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Namadgi National Park


Canberra's Only National Park
Aboriginal rock art on the Yankee Hat Walking Track in Namadgi National Park

Aboriginal rock art on the Yankee Hat Walking Track in Namadgi National Park

© Australian Capital Tourism

Strictly speaking it's not Canberra's but the Australian Capital Territory's only national park.

At just over 106,000 hectares, Namadgi National Park makes up about 46 per cent of the territory's land area.

Namadgi National Park is some 40 kilometres southwest of Canberra and around 45 minutes' drive from Canberra city centre to the national park's visitor centre on Naas Rd via the village of Tharwa.

Namadgi is adjacent to Brindabella and Kosciuszko National Parks in New South Wales.

Bush by the city

Namadgi National Park comprises large areas of bushland, attractive to Canberra visitors wishing to venture into areas of relatively untouched forests and rugged rock landscapes.

Go hiking, cycling, horse riding and camping — or simply have a picnic on a day out — at designated areas in the park.

Aboriginal heritage

It's a land of rich Aboriginal heritage — with evidence indigenous people lived in the region in the last Ice Age 21,000 years ago — and you'll discover old campsites of the Ngunnawal people, some with relics of the ancient past, as well as sites of Aboriginal rock paintings.

Take a guided tour from the Namadji National Park visitor centre through the park's historic and sacred Aboriginal sites.

And so to the moon

In a link to contemporary times, and space travel, Namadgi National Park is the location of the old Apollo space tracking stations at Orroral Valley and Honeysuckle Creek — the first place on earth to receive images of American astronaut Neil Armstrong walking on the moon.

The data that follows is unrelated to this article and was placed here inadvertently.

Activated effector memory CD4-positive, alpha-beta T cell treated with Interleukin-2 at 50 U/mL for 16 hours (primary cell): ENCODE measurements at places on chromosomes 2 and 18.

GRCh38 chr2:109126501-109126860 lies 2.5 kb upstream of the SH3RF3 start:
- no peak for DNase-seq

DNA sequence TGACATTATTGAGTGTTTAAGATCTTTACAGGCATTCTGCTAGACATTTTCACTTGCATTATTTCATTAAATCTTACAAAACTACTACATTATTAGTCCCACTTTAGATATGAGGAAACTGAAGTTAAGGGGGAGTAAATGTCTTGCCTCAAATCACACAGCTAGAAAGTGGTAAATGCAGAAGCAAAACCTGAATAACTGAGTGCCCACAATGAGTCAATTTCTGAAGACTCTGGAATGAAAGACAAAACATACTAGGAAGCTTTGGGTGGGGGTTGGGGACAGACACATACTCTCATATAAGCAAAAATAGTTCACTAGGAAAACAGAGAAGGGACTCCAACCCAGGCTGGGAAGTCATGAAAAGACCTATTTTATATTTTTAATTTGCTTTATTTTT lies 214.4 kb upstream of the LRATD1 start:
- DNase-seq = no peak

National park wildlife

Namadgi National Park is home to a variety of Australian fauna including eastern grey kangaroos, wallabies, wombats, northern corroboree frogs, the rare broad-tooth rat, river blackfish, wedge-tailed eagles, Australian kestrels, magpies, rosellas and ravens.

How's the weather?

The weather within the park ranges from cold winter nights to warm summer days and can be quite fickle, changing fairly quickly.

In the winter, snow falls on the park's Bimberi and Brindabella Ranges. Bimberi Peak at 1911 metres is the highest peak in the Australian Capital Territory.

Park facilities

Namadgi National Park is open throughout the year. Entry is free.

The Namadgi National Park visitor centre is open weekdays from 9am to 4pm, and weekends from 9am to 4.30pm. It is closed on Christmas Day.

There are a number of picnic areas, with tables and toilets, within and near the park including Tidbinbilla Reserve.

Camping is allowed in designated areas under certain conditions and must be booked at the visitor centre on 612-6207-2900 or at bookings.act.gov.au.

There are 169 marked walking tracks within the park. Walks off-track are allowed experienced or well-prepared walkers who must record details of their trip in the park's bushwalking registers.

Several hundred kilometres of mountain trails exist in the track with cycling permitted on formed management trails with certain exceptions. Check with the visitor centre on particular exclusions.

Driving is allowed on the park's public roads. Some roads may be closed due to adverse weather conditions.

Petrol is not available in the park.

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